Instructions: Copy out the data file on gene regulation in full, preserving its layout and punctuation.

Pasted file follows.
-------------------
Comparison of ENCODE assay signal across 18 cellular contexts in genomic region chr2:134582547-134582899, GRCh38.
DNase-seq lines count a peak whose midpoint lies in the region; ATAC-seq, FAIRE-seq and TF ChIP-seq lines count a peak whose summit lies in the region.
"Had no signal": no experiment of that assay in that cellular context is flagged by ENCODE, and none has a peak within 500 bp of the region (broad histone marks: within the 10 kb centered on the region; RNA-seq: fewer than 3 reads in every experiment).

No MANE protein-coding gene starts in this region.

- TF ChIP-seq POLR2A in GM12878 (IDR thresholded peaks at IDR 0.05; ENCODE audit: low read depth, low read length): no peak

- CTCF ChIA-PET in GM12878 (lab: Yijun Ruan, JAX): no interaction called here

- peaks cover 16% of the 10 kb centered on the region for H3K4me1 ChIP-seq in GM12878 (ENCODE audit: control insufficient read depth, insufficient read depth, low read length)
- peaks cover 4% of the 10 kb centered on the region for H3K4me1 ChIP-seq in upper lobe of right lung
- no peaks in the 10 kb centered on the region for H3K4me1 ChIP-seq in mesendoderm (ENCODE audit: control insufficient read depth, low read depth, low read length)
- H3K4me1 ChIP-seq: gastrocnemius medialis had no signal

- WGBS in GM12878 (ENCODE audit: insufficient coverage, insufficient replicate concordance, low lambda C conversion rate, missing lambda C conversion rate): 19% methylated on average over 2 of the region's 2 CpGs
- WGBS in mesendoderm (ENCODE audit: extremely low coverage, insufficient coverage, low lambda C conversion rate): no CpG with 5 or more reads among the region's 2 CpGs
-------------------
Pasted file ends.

Comparison of ENCODE assay signal across 18 cellular contexts in genomic region chr2:134582547-134582899, GRCh38.
DNase-seq lines count a peak whose midpoint lies in the region; ATAC-seq, FAIRE-seq and TF ChIP-seq lines count a peak whose summit lies in the region.
"Had no signal": no experiment of that assay in that cellular context is flagged by ENCODE, and none has a peak within 500 bp of the region (broad histone marks: within the 10 kb centered on the region; RNA-seq: fewer than 3 reads in every experiment).

No MANE protein-coding gene starts in this region.

- TF ChIP-seq POLR2A in GM12878 (IDR thresholded peaks at IDR 0.05; ENCODE audit: low read depth, low read length): no peak

- CTCF ChIA-PET in GM12878 (lab: Yijun Ruan, JAX): no interaction called here

- peaks cover 16% of the 10 kb centered on the region for H3K4me1 ChIP-seq in GM12878 (ENCODE audit: control insufficient read depth, insufficient read depth, low read length)
- peaks cover 4% of the 10 kb centered on the region for H3K4me1 ChIP-seq in upper lobe of right lung
- no peaks in the 10 kb centered on the region for H3K4me1 ChIP-seq in mesendoderm (ENCODE audit: control insufficient read depth, low read depth, low read length)
- H3K4me1 ChIP-seq: gastrocnemius medialis had no signal

- WGBS in GM12878 (ENCODE audit: insufficient coverage, insufficient replicate concordance, low lambda C conversion rate, missing lambda C conversion rate): 19% methylated on average over 2 of the region's 2 CpGs
- WGBS in mesendoderm (ENCODE audit: extremely low coverage, insufficient coverage, low lambda C conversion rate): no CpG with 5 or more reads among the region's 2 CpGs